Detailing the role of financial policy, he illustrates how premature bank deregulation exacted a high price in Thailand and Indonesia. China, on the other hand, and other north-east Asian countries resisted that, instead using financial management to serve development needs and an accelerated economic learning process.

http://www.thenews.com.pk/Todays-News-9-211468-Asian-tigers-and-pap...

Comment by Riaz Haq on November 24, 2013 at 4:57pm

Here's a New Op Ed by Sayem Ali:

We are cautiously optimistic on growth outlook for 2014. Investor confidence has improved due to a smooth political transition in the May 2013 general elections and a new IMF loan to support the balance of payment position. The KSE 100 index has rallied 50 percent in 2013, as inflows from Foreign Portfolio Investors (FPI) increased to $372 million in 2013, compared to $114 million in 2012. While growth is likely to remain subdued at 3.5 percent in FY14 (ending June 2014), a stronger pickup is expected in the second half of 2014 on improved energy supply and higher private sector investment spending. In our view, growth will rise to 4.5 percent in FY15 (starting July 2014).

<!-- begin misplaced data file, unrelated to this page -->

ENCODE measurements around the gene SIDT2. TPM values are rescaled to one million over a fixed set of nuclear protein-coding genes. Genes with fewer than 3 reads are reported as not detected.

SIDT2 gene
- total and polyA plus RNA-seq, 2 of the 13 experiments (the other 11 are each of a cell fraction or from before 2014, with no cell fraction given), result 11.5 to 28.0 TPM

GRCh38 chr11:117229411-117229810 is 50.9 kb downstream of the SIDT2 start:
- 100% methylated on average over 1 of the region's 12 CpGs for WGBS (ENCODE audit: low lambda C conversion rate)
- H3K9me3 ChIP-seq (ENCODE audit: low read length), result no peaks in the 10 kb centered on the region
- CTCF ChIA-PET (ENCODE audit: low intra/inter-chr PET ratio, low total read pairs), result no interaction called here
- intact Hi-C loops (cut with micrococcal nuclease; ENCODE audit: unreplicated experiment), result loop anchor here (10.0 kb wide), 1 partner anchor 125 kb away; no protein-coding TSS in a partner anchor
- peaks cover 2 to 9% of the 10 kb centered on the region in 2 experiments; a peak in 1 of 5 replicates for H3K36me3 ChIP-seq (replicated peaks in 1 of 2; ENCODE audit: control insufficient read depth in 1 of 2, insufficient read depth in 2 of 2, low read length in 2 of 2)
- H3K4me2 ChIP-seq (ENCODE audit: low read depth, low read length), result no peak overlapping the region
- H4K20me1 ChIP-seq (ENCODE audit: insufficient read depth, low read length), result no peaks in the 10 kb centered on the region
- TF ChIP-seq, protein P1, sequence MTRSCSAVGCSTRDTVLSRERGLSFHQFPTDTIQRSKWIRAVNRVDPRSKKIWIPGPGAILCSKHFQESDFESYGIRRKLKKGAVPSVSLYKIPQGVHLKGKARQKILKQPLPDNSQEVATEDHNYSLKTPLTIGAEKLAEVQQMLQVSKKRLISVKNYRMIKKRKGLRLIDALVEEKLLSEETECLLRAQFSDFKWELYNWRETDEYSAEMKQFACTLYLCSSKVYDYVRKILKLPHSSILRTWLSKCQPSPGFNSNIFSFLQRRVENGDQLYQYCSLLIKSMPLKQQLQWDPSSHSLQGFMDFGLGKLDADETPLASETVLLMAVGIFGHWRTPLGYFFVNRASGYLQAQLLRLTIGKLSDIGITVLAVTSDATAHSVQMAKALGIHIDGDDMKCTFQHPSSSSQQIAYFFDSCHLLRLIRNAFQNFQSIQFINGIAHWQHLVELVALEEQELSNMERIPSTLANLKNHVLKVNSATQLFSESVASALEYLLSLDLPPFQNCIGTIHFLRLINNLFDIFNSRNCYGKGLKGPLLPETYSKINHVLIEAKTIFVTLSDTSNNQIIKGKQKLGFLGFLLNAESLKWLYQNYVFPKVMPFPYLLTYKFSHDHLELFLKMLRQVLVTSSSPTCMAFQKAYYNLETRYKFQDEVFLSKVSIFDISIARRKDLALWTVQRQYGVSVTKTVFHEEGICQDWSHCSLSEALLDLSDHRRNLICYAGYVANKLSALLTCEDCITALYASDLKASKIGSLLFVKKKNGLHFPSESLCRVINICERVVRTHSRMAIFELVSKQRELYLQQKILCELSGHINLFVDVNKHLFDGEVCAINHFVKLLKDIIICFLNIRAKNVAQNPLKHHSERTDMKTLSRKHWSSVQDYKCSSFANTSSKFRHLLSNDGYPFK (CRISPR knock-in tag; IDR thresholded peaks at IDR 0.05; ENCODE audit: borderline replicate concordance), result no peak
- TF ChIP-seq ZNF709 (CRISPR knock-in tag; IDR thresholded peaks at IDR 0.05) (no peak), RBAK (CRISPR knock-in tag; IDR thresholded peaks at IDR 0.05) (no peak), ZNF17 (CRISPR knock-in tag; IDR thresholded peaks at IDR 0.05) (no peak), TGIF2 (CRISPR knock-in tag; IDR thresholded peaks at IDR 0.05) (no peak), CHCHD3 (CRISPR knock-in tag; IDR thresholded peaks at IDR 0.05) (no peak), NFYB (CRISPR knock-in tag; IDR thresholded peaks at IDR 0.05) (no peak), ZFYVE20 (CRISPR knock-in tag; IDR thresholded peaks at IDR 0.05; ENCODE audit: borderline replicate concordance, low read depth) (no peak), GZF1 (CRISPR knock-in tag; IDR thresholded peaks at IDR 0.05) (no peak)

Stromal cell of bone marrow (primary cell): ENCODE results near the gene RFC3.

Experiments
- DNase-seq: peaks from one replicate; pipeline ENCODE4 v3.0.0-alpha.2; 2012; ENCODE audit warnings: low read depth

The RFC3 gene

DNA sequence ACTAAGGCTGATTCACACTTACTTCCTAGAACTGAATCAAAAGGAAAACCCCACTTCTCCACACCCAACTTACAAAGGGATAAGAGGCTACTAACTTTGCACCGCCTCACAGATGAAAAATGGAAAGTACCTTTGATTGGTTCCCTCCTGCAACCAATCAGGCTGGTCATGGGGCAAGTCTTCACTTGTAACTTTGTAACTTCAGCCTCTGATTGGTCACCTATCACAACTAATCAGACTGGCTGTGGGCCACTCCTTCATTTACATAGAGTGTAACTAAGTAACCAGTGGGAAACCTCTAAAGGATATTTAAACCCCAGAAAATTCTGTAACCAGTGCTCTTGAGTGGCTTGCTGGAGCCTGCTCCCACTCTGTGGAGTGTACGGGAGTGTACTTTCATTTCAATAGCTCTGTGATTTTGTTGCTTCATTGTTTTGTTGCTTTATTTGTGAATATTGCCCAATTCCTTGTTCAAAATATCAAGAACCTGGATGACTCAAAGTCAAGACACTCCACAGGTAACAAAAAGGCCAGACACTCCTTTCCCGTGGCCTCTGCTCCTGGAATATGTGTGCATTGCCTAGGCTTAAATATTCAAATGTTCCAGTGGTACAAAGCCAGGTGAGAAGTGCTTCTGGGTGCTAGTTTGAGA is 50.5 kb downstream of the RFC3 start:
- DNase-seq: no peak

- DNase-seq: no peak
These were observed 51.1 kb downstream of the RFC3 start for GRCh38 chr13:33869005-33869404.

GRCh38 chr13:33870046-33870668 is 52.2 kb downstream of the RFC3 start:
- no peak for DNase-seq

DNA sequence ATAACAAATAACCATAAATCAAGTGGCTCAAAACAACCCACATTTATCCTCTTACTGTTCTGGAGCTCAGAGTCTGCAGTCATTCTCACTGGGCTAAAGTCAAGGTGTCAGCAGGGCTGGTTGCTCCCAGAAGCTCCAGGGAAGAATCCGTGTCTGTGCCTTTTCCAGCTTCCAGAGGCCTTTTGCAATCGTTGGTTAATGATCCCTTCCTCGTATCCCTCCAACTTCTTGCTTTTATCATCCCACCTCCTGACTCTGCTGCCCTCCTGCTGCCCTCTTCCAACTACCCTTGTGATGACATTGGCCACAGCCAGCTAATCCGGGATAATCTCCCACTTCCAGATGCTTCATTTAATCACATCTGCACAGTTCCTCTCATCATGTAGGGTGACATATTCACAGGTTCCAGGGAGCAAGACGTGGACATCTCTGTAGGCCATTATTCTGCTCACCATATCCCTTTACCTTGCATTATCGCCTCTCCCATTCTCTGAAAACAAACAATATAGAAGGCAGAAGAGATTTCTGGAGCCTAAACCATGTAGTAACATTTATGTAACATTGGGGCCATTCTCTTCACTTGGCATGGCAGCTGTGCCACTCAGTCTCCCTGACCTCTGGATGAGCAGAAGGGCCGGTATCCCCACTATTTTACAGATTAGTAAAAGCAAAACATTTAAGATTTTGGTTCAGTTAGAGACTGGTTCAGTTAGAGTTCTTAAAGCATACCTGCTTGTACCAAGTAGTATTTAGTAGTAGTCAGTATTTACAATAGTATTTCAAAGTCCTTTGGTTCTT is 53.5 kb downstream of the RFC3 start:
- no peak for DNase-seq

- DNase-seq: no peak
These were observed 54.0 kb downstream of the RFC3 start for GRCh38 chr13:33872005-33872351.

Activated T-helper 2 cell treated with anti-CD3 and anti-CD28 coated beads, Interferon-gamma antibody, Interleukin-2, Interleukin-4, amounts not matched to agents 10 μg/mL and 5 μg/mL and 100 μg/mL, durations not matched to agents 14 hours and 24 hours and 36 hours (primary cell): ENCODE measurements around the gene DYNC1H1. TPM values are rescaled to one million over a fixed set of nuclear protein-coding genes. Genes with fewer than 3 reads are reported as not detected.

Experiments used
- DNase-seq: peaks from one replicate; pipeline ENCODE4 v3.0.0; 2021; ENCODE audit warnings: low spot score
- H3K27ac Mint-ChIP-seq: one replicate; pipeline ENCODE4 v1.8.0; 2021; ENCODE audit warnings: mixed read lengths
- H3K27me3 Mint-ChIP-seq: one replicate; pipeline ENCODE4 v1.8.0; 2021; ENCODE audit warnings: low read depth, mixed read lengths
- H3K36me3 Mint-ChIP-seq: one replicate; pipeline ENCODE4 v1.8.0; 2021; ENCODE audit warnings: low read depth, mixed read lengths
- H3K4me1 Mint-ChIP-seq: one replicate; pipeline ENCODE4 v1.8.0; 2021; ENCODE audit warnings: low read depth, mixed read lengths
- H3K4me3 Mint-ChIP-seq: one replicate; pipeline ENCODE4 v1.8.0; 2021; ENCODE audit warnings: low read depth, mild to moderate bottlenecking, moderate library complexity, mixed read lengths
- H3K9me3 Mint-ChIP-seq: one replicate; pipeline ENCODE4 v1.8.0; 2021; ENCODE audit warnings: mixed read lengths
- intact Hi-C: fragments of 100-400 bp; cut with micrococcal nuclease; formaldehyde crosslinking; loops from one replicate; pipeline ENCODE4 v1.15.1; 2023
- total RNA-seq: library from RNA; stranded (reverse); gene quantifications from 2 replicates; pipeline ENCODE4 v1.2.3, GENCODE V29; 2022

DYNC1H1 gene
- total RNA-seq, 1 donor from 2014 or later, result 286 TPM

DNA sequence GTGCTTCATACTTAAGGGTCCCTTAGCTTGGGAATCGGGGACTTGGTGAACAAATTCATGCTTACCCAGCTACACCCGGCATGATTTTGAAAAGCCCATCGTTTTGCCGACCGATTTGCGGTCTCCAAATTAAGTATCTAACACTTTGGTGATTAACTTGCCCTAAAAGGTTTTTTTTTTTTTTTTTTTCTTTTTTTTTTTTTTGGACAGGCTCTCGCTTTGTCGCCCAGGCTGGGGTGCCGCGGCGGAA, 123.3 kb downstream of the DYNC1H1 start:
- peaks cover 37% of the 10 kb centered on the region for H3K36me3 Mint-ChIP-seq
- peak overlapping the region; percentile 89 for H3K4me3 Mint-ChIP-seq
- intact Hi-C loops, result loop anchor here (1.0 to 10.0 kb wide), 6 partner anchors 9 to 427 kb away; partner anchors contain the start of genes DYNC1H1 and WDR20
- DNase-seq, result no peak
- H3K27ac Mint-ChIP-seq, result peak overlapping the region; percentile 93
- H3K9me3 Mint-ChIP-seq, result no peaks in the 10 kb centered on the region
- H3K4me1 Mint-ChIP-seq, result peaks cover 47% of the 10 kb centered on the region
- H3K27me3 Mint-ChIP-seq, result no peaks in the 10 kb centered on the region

Growth is led by higher manufacturing sector output, which posted a strong 8.4 percent year-on-year growth in the second half of 2013, led by stronger growth in textile and leather exports. Improved energy supplies have led to higher output in the petroleum, fertiliser and food and beverages sectors. Private sector credit growth has also picked up, rising Rs82 billion during the second half of 2013, after declining by Rs20 billion in FY13. Credit growth will pick up in 2014 as government reins in large fiscal deficit under the IMF stabilisation program.

Key risks to growth arise from a deteriorating security environment, energy crisis and sharp rise in inflation. Inflation has accelerated in the second half of 2013 on cut back in energy subsidies and a weaker Pakistan rupee. Inflation has increased to 9.1 percent year-on-year in October 2013, a sharp increase after declining to 5.1 percent in May. Sharp rupee depreciation of over 8.5 percent in the second half of 2013 on widening balance of payment deficits has also fuelled inflation. We forecast CPI inflation to average 10 percent in FY14.